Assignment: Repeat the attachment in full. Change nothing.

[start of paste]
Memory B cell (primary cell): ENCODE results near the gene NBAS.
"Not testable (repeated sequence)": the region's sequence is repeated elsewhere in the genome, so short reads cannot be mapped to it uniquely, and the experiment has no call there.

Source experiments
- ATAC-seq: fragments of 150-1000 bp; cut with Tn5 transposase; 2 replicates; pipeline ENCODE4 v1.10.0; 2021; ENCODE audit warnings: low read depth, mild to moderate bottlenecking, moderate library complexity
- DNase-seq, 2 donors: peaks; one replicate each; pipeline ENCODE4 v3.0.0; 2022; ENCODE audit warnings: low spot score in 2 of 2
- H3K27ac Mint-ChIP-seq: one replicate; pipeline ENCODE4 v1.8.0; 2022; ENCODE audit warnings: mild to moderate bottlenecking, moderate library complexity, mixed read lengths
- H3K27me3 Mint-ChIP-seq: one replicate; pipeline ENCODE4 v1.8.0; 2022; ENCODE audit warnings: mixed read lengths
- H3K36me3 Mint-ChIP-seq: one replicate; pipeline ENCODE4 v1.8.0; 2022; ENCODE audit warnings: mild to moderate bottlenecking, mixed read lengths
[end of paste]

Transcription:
Memory B cell (primary cell): ENCODE results near the gene NBAS.
"Not testable (repeated sequence)": the region's sequence is repeated elsewhere in the genome, so short reads cannot be mapped to it uniquely, and the experiment has no call there.

Source experiments
- ATAC-seq: fragments of 150-1000 bp; cut with Tn5 transposase; 2 replicates; pipeline ENCODE4 v1.10.0; 2021; ENCODE audit warnings: low read depth, mild to moderate bottlenecking, moderate library complexity
- DNase-seq, 2 donors: peaks; one replicate each; pipeline ENCODE4 v3.0.0; 2022; ENCODE audit warnings: low spot score in 2 of 2
- H3K27ac Mint-ChIP-seq: one replicate; pipeline ENCODE4 v1.8.0; 2022; ENCODE audit warnings: mild to moderate bottlenecking, moderate library complexity, mixed read lengths
- H3K27me3 Mint-ChIP-seq: one replicate; pipeline ENCODE4 v1.8.0; 2022; ENCODE audit warnings: mixed read lengths
- H3K36me3 Mint-ChIP-seq: one replicate; pipeline ENCODE4 v1.8.0; 2022; ENCODE audit warnings: mild to moderate bottlenecking, mixed read lengths